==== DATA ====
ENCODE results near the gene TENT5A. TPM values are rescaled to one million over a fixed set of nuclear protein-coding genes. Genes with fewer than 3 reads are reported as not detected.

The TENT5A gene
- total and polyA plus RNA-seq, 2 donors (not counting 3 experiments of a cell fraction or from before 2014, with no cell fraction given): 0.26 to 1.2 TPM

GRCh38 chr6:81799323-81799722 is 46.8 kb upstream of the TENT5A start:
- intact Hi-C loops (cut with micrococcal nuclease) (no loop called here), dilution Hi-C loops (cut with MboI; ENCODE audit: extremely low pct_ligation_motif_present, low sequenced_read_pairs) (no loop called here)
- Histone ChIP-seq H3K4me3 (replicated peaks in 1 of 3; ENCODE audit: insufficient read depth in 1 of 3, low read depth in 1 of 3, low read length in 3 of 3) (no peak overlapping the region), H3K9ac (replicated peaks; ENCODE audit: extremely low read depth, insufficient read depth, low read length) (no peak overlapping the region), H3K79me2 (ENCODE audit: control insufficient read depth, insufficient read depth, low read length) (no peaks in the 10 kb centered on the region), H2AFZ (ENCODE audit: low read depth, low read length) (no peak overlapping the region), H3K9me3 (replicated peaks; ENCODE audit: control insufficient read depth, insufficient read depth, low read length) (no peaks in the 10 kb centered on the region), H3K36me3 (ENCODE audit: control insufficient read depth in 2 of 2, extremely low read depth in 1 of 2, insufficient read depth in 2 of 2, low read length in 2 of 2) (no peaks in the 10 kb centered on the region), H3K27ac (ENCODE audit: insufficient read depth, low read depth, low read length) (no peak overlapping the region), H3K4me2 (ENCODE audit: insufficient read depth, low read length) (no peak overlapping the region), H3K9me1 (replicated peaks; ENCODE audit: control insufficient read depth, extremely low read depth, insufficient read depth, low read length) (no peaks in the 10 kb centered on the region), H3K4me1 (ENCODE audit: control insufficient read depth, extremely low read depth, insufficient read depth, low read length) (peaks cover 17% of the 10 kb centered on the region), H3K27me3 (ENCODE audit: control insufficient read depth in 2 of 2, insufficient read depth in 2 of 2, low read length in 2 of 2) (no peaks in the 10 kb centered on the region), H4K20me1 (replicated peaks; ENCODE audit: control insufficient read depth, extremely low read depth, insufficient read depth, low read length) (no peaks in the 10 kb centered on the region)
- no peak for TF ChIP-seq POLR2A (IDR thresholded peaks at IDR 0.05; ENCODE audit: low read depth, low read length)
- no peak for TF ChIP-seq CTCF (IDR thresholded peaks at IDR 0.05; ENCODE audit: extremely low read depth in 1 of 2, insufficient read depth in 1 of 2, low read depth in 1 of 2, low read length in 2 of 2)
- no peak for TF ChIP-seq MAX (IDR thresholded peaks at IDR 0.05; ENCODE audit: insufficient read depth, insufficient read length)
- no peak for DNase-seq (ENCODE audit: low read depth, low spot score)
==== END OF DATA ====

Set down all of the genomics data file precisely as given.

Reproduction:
ENCODE results near the gene TENT5A. TPM values are rescaled to one million over a fixed set of nuclear protein-coding genes. Genes with fewer than 3 reads are reported as not detected.

The TENT5A gene
- total and polyA plus RNA-seq, 2 donors (not counting 3 experiments of a cell fraction or from before 2014, with no cell fraction given): 0.26 to 1.2 TPM

GRCh38 chr6:81799323-81799722 is 46.8 kb upstream of the TENT5A start:
- intact Hi-C loops (cut with micrococcal nuclease) (no loop called here), dilution Hi-C loops (cut with MboI; ENCODE audit: extremely low pct_ligation_motif_present, low sequenced_read_pairs) (no loop called here)
- Histone ChIP-seq H3K4me3 (replicated peaks in 1 of 3; ENCODE audit: insufficient read depth in 1 of 3, low read depth in 1 of 3, low read length in 3 of 3) (no peak overlapping the region), H3K9ac (replicated peaks; ENCODE audit: extremely low read depth, insufficient read depth, low read length) (no peak overlapping the region), H3K79me2 (ENCODE audit: control insufficient read depth, insufficient read depth, low read length) (no peaks in the 10 kb centered on the region), H2AFZ (ENCODE audit: low read depth, low read length) (no peak overlapping the region), H3K9me3 (replicated peaks; ENCODE audit: control insufficient read depth, insufficient read depth, low read length) (no peaks in the 10 kb centered on the region), H3K36me3 (ENCODE audit: control insufficient read depth in 2 of 2, extremely low read depth in 1 of 2, insufficient read depth in 2 of 2, low read length in 2 of 2) (no peaks in the 10 kb centered on the region), H3K27ac (ENCODE audit: insufficient read depth, low read depth, low read length) (no peak overlapping the region), H3K4me2 (ENCODE audit: insufficient read depth, low read length) (no peak overlapping the region), H3K9me1 (replicated peaks; ENCODE audit: control insufficient read depth, extremely low read depth, insufficient read depth, low read length) (no peaks in the 10 kb centered on the region), H3K4me1 (ENCODE audit: control insufficient read depth, extremely low read depth, insufficient read depth, low read length) (peaks cover 17% of the 10 kb centered on the region), H3K27me3 (ENCODE audit: control insufficient read depth in 2 of 2, insufficient read depth in 2 of 2, low read length in 2 of 2) (no peaks in the 10 kb centered on the region), H4K20me1 (replicated peaks; ENCODE audit: control insufficient read depth, extremely low read depth, insufficient read depth, low read length) (no peaks in the 10 kb centered on the region)
- no peak for TF ChIP-seq POLR2A (IDR thresholded peaks at IDR 0.05; ENCODE audit: low read depth, low read length)
- no peak for TF ChIP-seq CTCF (IDR thresholded peaks at IDR 0.05; ENCODE audit: extremely low read depth in 1 of 2, insufficient read depth in 1 of 2, low read depth in 1 of 2, low read length in 2 of 2)
- no peak for TF ChIP-seq MAX (IDR thresholded peaks at IDR 0.05; ENCODE audit: insufficient read depth, insufficient read length)
- no peak for DNase-seq (ENCODE audit: low read depth, low spot score)